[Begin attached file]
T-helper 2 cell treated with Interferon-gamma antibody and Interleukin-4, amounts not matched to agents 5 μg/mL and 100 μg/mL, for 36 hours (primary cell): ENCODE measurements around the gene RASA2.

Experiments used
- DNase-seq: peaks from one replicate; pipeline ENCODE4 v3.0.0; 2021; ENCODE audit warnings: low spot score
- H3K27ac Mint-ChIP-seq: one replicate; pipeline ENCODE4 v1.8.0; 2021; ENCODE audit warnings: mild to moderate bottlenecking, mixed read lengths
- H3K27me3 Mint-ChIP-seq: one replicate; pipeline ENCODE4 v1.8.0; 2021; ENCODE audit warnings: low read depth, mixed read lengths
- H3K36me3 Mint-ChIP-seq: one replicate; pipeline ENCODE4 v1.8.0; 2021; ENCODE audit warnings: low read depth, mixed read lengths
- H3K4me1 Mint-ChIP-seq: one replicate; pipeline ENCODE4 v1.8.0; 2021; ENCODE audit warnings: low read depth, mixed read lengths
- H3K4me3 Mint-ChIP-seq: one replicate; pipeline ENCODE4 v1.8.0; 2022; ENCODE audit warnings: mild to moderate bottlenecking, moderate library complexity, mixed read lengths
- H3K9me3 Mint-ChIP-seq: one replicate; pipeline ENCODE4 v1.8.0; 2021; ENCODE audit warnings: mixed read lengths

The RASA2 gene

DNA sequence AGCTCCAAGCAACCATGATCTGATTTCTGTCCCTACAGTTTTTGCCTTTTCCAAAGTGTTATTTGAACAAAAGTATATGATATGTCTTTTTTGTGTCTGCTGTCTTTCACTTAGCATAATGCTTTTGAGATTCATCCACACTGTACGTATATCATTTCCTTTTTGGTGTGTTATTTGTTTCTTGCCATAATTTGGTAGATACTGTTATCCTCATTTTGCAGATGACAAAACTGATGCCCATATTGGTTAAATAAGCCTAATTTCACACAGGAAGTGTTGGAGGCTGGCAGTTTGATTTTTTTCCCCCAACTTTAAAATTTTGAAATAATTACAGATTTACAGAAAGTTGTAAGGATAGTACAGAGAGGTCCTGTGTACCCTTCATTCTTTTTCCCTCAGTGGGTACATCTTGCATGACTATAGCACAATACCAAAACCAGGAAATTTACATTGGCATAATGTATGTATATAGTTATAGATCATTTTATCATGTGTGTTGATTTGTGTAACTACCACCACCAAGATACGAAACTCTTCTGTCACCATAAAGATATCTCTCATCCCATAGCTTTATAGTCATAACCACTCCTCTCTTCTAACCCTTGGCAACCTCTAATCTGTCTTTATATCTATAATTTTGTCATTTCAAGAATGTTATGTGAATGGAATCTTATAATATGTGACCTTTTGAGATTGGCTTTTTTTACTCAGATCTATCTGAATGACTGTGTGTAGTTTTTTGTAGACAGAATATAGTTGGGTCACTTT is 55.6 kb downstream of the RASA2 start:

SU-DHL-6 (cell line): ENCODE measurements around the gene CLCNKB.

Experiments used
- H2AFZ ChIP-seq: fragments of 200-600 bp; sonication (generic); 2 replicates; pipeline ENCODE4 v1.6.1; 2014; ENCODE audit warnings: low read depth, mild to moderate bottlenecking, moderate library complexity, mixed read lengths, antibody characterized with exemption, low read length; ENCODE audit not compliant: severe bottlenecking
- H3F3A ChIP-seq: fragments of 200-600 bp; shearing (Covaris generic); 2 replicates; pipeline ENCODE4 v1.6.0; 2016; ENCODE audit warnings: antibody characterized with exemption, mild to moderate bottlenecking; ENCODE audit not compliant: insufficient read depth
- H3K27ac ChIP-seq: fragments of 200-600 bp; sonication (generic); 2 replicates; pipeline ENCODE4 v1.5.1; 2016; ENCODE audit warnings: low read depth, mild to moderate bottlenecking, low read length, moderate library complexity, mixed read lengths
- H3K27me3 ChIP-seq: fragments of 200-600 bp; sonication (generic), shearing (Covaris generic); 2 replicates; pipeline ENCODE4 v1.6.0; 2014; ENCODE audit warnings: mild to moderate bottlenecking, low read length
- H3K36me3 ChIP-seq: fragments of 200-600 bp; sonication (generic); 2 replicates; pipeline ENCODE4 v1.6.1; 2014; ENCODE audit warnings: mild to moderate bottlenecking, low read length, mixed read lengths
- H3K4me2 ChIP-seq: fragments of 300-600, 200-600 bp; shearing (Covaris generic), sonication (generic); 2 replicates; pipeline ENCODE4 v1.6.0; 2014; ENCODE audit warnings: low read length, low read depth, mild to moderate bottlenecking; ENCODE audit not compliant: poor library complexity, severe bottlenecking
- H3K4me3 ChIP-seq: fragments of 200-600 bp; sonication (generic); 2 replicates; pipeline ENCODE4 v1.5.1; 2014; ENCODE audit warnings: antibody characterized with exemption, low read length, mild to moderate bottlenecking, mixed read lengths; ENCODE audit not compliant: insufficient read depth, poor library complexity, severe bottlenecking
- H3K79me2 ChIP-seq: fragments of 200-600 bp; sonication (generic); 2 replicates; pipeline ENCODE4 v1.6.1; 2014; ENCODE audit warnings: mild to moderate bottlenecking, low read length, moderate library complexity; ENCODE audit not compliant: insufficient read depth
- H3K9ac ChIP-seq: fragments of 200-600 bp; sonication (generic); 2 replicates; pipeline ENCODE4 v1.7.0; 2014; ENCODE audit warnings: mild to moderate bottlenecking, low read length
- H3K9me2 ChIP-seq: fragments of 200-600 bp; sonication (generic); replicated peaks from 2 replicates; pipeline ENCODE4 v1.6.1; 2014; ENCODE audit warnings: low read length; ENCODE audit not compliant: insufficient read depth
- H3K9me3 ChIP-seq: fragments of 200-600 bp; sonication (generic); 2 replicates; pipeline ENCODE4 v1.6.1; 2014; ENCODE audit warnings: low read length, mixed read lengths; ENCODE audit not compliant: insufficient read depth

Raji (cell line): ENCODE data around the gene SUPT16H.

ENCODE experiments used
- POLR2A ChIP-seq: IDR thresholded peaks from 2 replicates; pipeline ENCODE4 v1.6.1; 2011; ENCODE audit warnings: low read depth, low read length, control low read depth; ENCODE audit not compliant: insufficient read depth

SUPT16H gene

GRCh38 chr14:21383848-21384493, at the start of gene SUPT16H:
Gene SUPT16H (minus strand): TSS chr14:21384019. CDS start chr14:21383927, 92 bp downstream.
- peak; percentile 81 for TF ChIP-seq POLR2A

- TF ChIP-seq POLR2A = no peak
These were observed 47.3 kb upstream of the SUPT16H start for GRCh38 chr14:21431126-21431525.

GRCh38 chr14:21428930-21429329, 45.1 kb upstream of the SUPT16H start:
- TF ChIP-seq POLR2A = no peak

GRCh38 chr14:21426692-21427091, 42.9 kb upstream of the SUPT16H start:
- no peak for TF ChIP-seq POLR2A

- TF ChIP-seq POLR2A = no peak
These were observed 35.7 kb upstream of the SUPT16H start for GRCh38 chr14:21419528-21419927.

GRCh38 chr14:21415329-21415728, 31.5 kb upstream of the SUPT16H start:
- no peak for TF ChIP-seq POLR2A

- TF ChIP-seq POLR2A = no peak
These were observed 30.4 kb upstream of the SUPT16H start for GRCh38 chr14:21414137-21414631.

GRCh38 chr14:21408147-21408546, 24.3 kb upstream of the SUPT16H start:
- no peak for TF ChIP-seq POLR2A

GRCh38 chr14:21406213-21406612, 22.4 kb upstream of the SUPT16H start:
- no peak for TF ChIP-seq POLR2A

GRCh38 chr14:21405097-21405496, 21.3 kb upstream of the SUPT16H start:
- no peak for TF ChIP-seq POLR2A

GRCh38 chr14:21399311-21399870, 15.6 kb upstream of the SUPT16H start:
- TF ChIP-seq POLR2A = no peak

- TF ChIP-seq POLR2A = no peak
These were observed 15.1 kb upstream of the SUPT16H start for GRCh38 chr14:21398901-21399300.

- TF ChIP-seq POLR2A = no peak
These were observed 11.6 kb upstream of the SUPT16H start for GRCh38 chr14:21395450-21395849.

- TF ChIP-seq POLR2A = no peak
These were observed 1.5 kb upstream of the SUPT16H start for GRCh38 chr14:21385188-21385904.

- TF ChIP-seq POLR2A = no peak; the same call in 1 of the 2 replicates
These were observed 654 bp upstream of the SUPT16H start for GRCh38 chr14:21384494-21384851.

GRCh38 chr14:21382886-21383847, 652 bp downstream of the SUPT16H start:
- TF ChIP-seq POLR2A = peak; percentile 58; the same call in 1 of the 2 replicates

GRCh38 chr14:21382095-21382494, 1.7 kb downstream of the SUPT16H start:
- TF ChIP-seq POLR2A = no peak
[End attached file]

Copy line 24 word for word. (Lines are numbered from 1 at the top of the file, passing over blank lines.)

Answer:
- H3K9me3 ChIP-seq: fragments of 200-600 bp; sonication (generic); 2 replicates; pipeline ENCODE4 v1.6.1; 2014; ENCODE audit warnings: low read length, mixed read lengths; ENCODE audit not compliant: insufficient read depth